Visit to upstate NY
Last weekend I was in upstate NY — by some definitions, at least — to attend a cousin’s graduation party. While I did not see any oversized garden gnomes this time, I spent most of the 95-degree day in my uncle and aunt’s amazing in-ground pool, watched The Cat Returns, and slept in a beautifully air conditioned camper.
(Oh also I somehow managed to convince my six-year-old second cousin that I was Queen Elizabeth? So there’s that).
Matt couldn’t come with me, so EB kept me company on the trip. On our way there, we stopped in Carmel, NY, at a monument commemorating Sybil Ludington, the “teenage girl Paul Revere.” On our way out of town we stopped at two Atlas Obscura sites: the abandoned graveyard of the Dutch Reform church in Beacon, NY, and Balanced Rock in North Salem, NY.
Definitely the abandoned cemetery was the creepiest of them all, with trees devouring gravestones, tall brush, and crypts that were broken open and collapsed. AO says that no one has been buried here since the 1920s, but we saw gravestones from as late as 1990, so surely some family members are still alive and must care about the state of their loved ones’ memorials…
Been doing a lot of gaming lately, because life is hard for me right now. Steam tells me I’ve logged 68 hours in the last two weeks, although at least some of those hours were due to accidentally leaving a game open overnight 😉
I finally finished Graveyard Keeper. I didn’t 100% it, as I considered doing — those fishing achievements are kind of awful. The ending was clever and very on-brand.
The only thing I wonder about is how replayable it is. There’s a simulation aspect to it that’s endlessly repeatable, sure, but you’re ultimately tied to the story mode, which might be tiresome to go through a second time.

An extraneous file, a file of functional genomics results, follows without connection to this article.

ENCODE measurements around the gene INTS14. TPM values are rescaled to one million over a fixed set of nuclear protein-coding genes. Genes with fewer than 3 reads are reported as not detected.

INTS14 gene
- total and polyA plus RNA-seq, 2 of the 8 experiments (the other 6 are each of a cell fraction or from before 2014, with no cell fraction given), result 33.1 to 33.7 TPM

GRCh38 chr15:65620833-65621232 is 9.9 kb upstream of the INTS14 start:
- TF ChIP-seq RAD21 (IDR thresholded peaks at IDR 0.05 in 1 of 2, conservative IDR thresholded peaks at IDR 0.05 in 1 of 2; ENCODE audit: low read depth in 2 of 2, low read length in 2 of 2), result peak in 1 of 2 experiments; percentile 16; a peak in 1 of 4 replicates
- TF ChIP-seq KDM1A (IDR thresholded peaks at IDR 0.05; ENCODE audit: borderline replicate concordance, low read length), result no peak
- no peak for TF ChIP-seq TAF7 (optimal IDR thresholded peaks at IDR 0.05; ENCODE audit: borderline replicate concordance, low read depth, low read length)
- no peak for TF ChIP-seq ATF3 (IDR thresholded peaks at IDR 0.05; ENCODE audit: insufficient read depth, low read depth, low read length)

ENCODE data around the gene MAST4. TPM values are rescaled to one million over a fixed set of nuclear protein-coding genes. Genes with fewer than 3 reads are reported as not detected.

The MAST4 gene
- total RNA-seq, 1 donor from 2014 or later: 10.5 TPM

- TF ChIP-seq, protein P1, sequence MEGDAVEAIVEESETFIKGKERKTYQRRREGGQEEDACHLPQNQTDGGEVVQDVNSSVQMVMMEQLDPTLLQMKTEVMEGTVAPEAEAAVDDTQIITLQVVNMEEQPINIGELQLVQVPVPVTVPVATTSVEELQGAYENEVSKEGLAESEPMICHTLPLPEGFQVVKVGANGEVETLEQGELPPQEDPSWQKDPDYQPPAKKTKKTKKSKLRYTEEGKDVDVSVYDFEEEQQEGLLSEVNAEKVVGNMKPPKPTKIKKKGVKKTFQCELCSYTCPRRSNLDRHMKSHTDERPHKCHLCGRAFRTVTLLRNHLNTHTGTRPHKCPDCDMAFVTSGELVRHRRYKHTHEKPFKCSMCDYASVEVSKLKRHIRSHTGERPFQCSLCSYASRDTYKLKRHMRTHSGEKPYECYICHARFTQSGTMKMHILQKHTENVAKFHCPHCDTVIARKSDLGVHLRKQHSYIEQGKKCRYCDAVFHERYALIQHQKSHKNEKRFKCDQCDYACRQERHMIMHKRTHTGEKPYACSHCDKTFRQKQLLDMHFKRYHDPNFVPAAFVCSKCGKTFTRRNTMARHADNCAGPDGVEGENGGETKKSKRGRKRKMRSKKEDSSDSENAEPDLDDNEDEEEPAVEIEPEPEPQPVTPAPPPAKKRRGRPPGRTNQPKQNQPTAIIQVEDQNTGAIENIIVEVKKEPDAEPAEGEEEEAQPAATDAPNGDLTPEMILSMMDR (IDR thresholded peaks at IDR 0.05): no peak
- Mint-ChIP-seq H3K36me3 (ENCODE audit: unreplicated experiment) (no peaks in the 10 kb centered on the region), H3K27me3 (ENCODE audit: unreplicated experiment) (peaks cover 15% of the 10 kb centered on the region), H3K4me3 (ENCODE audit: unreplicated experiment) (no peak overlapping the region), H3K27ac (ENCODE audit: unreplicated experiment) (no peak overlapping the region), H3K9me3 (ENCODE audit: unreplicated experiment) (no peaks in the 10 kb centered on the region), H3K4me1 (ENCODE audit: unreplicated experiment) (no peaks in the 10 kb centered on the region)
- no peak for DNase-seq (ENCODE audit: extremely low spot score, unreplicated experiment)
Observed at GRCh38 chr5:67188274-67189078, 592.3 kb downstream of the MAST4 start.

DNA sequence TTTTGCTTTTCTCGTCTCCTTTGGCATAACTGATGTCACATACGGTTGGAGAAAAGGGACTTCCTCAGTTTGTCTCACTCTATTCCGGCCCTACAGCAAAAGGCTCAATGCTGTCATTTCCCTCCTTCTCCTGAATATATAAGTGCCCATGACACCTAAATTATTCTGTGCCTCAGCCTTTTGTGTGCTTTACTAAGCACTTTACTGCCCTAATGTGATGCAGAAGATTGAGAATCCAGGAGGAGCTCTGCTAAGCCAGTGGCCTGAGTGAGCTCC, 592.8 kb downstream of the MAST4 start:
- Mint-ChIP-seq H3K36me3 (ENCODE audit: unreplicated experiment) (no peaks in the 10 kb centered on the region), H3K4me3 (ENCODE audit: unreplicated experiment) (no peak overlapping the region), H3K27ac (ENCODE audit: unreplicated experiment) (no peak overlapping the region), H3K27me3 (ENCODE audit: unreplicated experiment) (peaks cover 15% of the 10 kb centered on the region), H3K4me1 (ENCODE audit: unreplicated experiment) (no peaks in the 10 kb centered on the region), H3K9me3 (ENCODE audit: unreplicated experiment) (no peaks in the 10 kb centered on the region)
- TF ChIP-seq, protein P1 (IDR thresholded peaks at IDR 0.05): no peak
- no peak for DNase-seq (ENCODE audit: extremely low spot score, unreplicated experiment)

I also spent some time on Game Dev Tycoon. This game is probably most famous for its innovative anti-piracy measures — where the developers uploaded a “pirate” version to torrent sites, which works like the real version, except that your game dev studio steadily loses money to piracy until you eventually go broke. (If you have the paid version, you can optionally choose to play in pirate mode, too, if you really want a challenge!) Gotta admire that cheekinessâ€¦ also the game was dirt cheap, so it’s not like paying for it really put me out.
The game starts you in the infancy of game development, in a garage, making games for the “Govodore 64” and other definitely-not-copyright-infringing systems. You then play through the next thirty-eight years of games history, trying not to go broke. At the end it calculates a score based on how many games you’ve released, how profitable they were, etc. So basically it’s kind of a game where you play multiple times to see how to improve your scores.
(I feel like you could make a really interesting simulation game, Larp Owner, on a very similar model. But that might be Too Real for some people!)
At this point I’ve gotten to year 38 on two playthroughs and gone bankrupt on two or three. I can’t figure out why I keep having trouble in the same spot, right about in year fifteen or so. I keep making games that prior experience says will be successful, but which turn out to be flops.